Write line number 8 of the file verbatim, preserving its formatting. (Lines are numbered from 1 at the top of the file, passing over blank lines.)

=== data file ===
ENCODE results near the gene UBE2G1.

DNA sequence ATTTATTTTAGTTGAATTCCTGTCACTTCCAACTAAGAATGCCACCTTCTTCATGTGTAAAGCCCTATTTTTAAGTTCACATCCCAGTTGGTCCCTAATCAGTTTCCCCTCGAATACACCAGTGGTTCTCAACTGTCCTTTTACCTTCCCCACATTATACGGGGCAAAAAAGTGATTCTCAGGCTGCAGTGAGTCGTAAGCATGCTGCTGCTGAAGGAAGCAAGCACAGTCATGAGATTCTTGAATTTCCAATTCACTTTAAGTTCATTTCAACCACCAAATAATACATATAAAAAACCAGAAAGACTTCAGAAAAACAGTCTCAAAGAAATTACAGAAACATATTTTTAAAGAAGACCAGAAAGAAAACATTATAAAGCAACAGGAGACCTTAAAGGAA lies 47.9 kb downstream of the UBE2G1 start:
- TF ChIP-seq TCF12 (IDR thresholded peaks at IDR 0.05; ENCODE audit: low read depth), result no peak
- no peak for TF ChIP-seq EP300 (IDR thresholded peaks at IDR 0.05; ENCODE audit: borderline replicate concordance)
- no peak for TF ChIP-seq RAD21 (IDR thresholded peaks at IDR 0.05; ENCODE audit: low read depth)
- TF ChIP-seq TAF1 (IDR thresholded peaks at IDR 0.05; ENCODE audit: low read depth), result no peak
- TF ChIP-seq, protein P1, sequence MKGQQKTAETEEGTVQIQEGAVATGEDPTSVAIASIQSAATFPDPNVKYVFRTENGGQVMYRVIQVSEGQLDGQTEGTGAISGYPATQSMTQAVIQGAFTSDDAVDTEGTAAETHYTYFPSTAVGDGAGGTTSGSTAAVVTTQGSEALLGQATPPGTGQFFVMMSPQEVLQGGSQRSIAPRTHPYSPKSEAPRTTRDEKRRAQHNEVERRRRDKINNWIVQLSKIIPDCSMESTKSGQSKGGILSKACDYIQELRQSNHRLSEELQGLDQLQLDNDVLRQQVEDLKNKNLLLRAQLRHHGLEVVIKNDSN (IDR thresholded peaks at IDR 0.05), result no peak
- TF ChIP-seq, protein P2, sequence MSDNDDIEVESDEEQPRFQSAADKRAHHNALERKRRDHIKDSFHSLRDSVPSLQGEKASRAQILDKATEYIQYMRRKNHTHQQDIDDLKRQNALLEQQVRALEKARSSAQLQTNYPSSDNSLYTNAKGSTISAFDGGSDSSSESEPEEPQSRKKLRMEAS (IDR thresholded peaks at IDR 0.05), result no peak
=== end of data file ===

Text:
- TF ChIP-seq, protein P2, sequence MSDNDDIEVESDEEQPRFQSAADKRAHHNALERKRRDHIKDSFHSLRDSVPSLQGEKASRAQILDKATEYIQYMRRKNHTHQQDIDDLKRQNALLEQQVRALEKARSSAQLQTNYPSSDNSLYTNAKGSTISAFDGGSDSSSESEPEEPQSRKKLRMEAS (IDR thresholded peaks at IDR 0.05), result no peak